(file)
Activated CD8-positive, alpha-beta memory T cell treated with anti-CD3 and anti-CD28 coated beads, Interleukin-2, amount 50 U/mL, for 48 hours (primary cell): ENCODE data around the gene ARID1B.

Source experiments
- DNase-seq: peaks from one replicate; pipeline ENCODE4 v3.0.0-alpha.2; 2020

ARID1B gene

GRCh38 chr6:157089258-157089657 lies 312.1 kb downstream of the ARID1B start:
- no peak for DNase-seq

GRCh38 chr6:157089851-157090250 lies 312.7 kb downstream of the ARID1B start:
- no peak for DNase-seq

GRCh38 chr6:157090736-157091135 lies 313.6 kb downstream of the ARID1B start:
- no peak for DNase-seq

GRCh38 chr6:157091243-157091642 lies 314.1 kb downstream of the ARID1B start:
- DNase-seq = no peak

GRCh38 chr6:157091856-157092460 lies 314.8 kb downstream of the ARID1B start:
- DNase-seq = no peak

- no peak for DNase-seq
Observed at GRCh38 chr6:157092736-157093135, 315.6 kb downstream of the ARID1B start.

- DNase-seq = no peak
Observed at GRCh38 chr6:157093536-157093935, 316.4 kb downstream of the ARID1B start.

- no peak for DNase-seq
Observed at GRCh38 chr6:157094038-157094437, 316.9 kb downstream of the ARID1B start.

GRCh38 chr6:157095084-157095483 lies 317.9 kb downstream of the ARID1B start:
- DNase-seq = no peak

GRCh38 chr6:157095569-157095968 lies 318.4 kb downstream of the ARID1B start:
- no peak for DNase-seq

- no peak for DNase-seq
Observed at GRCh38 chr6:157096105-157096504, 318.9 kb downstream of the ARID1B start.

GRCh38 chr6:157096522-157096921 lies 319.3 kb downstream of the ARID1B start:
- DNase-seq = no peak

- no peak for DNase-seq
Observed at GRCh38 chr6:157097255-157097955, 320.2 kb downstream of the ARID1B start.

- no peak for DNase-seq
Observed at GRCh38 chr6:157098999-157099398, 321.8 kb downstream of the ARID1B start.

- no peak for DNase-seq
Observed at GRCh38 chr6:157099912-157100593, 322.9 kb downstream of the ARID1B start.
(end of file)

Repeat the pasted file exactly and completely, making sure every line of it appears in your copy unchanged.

Activated CD8-positive, alpha-beta memory T cell treated with anti-CD3 and anti-CD28 coated beads, Interleukin-2, amount 50 U/mL, for 48 hours (primary cell): ENCODE data around the gene ARID1B.

Source experiments
- DNase-seq: peaks from one replicate; pipeline ENCODE4 v3.0.0-alpha.2; 2020

ARID1B gene

GRCh38 chr6:157089258-157089657 lies 312.1 kb downstream of the ARID1B start:
- no peak for DNase-seq

GRCh38 chr6:157089851-157090250 lies 312.7 kb downstream of the ARID1B start:
- no peak for DNase-seq

GRCh38 chr6:157090736-157091135 lies 313.6 kb downstream of the ARID1B start:
- no peak for DNase-seq

GRCh38 chr6:157091243-157091642 lies 314.1 kb downstream of the ARID1B start:
- DNase-seq = no peak

GRCh38 chr6:157091856-157092460 lies 314.8 kb downstream of the ARID1B start:
- DNase-seq = no peak

- no peak for DNase-seq
Observed at GRCh38 chr6:157092736-157093135, 315.6 kb downstream of the ARID1B start.

- DNase-seq = no peak
Observed at GRCh38 chr6:157093536-157093935, 316.4 kb downstream of the ARID1B start.

- no peak for DNase-seq
Observed at GRCh38 chr6:157094038-157094437, 316.9 kb downstream of the ARID1B start.

GRCh38 chr6:157095084-157095483 lies 317.9 kb downstream of the ARID1B start:
- DNase-seq = no peak

GRCh38 chr6:157095569-157095968 lies 318.4 kb downstream of the ARID1B start:
- no peak for DNase-seq

- no peak for DNase-seq
Observed at GRCh38 chr6:157096105-157096504, 318.9 kb downstream of the ARID1B start.

GRCh38 chr6:157096522-157096921 lies 319.3 kb downstream of the ARID1B start:
- DNase-seq = no peak

- no peak for DNase-seq
Observed at GRCh38 chr6:157097255-157097955, 320.2 kb downstream of the ARID1B start.

- no peak for DNase-seq
Observed at GRCh38 chr6:157098999-157099398, 321.8 kb downstream of the ARID1B start.

- no peak for DNase-seq
Observed at GRCh38 chr6:157099912-157100593, 322.9 kb downstream of the ARID1B start.